News Releases, Media Advisories

For Immediate Release:                                                                              Contact:  Sharon Snyder
July 7, 1999                                                                                                                     Ron Harris
                                                                                                                                          Ian Stirton
                                                                                                                                          Kelly Huff

IF THE PRESIDENTIAL ELECTION WERE HELD IN 1999

WASHINGTON -- If the presidential election were held in 1999, the Federal Election Commission calculates that each primary contender would be able to spend nearly $40 million seeking his or her party’s nomination. Party nominees would be able to spend at least $66 million in the general election.

The FEC releases figures one year in advance of the presidential election year to meet the needs of campaigns in the early formative stages. The figures are NOT the final word in spending for the 2000 presidential race. Official spending computations will not be available until early 2000, since they must be updated for changes in state voting age populations (VAPs) and cost-of-living adjustments (COLAs).

The FEC figures include overall spending limits and limits for spending in each state. They apply only to those campaigns choosing to accept federal matching funds. Campaigns which opt to forego federal funding may spend unlimited amounts of money.

The overall "base" spending limit for presidential primary campaigns is $10 million, plus a cost-of-living adjustment (over 1974). At this time, the "base" spending limit it $33,060,000. An exemption for 20% of a campaign’s fundraising expenses effectively raises the amount primary contenders may spend in the pre-convention period to $39,672,000. Campaigns may spend unlimited amounts for legal and accounting costs they incur to comply with the law.

State spending limits are keyed to the voting age population of each state, with a minimum of at least $200,000, plus a COLA for those states with a low VAP. The formula for setting state limits is 16 X VAP + COLA. A less populated state, such as New Hampshire, would have a limit of $200,000, plus COLA, or $661,200. A larger state, such as California, would have a limit of 16 x 23,755,000 (VAP), plus COLA, or $12,565,445.

If they choose public funding, the two major party nominees will be given at least $66.12 million each for the general election campaign ($20 million, plus COLA over 1974). Furthermore, they would not be allowed to raise private contributions for the campaign, except for legal and accounting costs, which are not subject to the spending limit. The two major parties will be able to spend at least $13,252,167 million on their nominees in coordinated expenditures.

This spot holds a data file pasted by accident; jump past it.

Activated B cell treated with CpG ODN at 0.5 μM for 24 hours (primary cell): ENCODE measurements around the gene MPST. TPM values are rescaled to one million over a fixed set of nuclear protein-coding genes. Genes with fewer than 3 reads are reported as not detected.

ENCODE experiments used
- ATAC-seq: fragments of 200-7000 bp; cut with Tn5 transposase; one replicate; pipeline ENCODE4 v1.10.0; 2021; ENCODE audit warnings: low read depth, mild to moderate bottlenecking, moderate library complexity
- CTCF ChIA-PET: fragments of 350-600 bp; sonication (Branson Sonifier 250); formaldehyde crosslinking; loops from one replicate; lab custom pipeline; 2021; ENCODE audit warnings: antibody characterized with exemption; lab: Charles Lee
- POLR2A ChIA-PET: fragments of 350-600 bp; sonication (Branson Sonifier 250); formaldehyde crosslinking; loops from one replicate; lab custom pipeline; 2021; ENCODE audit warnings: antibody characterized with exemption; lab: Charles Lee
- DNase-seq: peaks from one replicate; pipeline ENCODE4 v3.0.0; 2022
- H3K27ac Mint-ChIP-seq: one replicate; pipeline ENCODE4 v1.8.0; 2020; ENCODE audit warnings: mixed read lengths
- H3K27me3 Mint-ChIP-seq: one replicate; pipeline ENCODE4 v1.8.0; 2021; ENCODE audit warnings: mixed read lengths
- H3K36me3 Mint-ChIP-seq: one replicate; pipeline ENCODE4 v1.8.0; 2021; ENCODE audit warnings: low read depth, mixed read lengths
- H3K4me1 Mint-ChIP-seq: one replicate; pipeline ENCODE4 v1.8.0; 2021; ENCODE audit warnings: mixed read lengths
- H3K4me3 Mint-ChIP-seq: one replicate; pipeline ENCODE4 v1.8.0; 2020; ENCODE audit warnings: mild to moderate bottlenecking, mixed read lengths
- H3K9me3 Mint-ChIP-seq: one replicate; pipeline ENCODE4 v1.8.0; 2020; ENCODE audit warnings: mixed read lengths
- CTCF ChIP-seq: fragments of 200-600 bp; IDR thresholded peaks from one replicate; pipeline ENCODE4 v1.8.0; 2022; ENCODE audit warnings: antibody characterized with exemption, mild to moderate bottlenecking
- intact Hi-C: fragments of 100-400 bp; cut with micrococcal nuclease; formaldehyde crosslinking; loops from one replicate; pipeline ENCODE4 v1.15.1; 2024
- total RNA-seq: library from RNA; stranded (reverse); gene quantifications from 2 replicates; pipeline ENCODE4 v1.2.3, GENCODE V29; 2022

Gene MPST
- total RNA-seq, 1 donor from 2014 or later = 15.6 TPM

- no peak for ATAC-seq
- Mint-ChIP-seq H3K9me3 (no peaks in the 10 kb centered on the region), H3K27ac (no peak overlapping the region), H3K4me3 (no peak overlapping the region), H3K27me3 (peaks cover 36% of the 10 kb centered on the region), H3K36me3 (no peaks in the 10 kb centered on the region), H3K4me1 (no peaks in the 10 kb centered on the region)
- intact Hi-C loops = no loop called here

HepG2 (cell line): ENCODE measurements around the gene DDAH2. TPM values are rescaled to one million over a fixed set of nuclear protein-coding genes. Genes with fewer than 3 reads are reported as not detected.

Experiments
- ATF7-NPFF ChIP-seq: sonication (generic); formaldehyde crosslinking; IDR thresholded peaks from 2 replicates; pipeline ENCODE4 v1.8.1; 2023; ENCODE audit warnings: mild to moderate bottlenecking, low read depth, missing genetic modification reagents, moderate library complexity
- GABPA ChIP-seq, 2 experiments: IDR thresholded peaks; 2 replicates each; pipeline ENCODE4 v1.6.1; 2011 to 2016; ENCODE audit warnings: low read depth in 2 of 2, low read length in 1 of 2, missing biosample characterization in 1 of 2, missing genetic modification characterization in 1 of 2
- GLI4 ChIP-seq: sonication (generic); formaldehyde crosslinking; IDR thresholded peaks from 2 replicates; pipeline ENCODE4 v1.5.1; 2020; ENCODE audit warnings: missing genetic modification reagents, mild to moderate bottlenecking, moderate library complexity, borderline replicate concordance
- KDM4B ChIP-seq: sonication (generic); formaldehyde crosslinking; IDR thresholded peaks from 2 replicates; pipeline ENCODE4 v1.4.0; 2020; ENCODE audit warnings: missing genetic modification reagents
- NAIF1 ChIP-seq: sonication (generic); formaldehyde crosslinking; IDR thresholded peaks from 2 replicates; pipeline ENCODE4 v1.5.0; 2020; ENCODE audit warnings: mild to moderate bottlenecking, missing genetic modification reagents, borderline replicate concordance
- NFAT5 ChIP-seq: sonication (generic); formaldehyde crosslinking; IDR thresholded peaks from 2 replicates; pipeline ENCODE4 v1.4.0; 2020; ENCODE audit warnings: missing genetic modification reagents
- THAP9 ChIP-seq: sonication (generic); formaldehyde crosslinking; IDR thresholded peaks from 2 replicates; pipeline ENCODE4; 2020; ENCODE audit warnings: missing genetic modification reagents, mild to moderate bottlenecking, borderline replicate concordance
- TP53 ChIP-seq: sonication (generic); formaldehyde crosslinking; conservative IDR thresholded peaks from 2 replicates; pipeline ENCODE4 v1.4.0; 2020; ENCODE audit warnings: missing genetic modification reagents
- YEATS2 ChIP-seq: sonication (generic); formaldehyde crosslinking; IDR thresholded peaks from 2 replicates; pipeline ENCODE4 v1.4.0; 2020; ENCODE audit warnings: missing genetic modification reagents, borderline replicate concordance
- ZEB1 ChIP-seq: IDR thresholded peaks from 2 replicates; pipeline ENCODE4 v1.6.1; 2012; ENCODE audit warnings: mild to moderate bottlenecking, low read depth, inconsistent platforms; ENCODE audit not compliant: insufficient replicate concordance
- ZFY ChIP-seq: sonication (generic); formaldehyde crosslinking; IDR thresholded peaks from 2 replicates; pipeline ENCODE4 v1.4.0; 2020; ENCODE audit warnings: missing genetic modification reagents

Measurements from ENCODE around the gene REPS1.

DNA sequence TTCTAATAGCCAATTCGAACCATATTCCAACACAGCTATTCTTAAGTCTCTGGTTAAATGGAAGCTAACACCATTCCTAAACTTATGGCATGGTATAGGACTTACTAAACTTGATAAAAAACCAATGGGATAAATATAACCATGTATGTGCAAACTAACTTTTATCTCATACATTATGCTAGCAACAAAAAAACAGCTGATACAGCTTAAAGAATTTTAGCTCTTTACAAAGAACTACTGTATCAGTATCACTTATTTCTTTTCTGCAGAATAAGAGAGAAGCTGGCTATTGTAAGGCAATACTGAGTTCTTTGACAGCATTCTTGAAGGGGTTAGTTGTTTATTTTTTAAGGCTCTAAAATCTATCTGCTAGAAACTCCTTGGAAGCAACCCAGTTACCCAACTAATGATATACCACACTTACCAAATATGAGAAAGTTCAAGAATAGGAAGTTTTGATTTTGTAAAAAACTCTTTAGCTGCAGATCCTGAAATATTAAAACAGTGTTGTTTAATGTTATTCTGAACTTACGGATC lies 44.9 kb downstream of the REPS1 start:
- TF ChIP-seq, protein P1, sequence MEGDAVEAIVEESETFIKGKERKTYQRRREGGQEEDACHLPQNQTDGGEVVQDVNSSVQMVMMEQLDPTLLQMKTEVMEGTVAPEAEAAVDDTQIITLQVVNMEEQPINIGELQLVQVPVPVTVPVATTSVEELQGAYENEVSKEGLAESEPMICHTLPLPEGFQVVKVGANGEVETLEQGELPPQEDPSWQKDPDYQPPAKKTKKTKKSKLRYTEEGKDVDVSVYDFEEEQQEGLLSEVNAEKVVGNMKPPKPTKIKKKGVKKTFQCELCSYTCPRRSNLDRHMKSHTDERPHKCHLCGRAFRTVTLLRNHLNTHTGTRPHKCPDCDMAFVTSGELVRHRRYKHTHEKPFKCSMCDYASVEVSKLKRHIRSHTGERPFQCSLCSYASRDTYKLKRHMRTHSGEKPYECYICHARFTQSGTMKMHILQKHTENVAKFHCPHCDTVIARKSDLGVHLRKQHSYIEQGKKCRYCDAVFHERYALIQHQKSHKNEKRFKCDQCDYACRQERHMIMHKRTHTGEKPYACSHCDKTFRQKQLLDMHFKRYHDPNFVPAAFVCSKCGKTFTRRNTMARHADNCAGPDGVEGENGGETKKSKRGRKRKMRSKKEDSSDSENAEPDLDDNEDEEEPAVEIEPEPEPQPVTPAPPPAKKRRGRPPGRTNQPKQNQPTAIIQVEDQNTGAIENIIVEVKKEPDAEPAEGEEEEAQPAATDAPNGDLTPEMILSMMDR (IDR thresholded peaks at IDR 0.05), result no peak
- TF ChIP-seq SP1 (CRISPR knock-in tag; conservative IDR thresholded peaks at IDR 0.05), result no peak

State-By-State Expenditure Limitations

For Presidential Primary Candidates

If The Election Were Held In 1999

State

VAP

Expenditure

State

VAP

Expenditure

(in thousands)

Limitation

(in thousands)

Limitation

Alabama

3,268

$1,728,641

New Hampshire

886

$661,200

Alaska

422

$661,200

New Jersey

6,125

$3,239,880

Arizona

3,405

$1,801,109

New Mexico

1,233

$661,200

Arkansas

1,885

$997,090

New York

13,673

$7,232,470

California

23,755

$12,565,445

North Carolina

5,627

$2,976,458

Colorado

2,930

$1,549,853

North Dakota

476

$661,200

Connecticut

2,483

$1,313,408

Ohio

8,365

$4,424,750

Delaware

565

$661,200

Oklahoma

2,467

$1,304,944

DC

420

$661,200

Oregon

2,457

$1,299,655

Florida

11,376

$6,017,449

Pennsylvania

9,142

$4,835,752

Georgia

5,620

$2,972,755

Rhode Island

751

$661,200

Hawaii

895

$661,200

South Carolina

2,877

$1,521,818

Idaho

878

$661,200

South Dakota

537

$661,200

Illinois

8,858

$4,685,528

Tennessee

4,099

$2,168,207

Indiana

4,382

$2,317,903

Texas

14,130

$7,474,205

Iowa

2,140

$1,131,974

Utah

1,398

$739,486

Kansas

1,932

$1,021,951

Vermont

450

$661,200

Kentucky

2,948

$1,559,374

Virginia

5,147

$2,722,557

Louisiana

3,178

$1,681,035

Washington

4,217

$2,230,624

Maine

953

$661,200

West Virginia

1,407

$744,247

Maryland

3,848

$2,035,438

Wisconsin

3,872

$2,048,133

Massachusetts

4,689

$2,480,293

Wyoming

352

$661,200

Michigan

7,266

$3,843,423

Minnesota

3,466

$1,833,375

US Territories:
Mississippi

1,995

$1,055,275

American Samoa

$661,200

Missouri

4,032

$2,132,767

Guam

$661,200

Montana

656

$661,200

Puerto Rico

$661,200

Nebraska

1,217

$661,200

Virgin Islands

$661,200

Nevada

1,280

$677,069

Overall Limitation

$33,060,000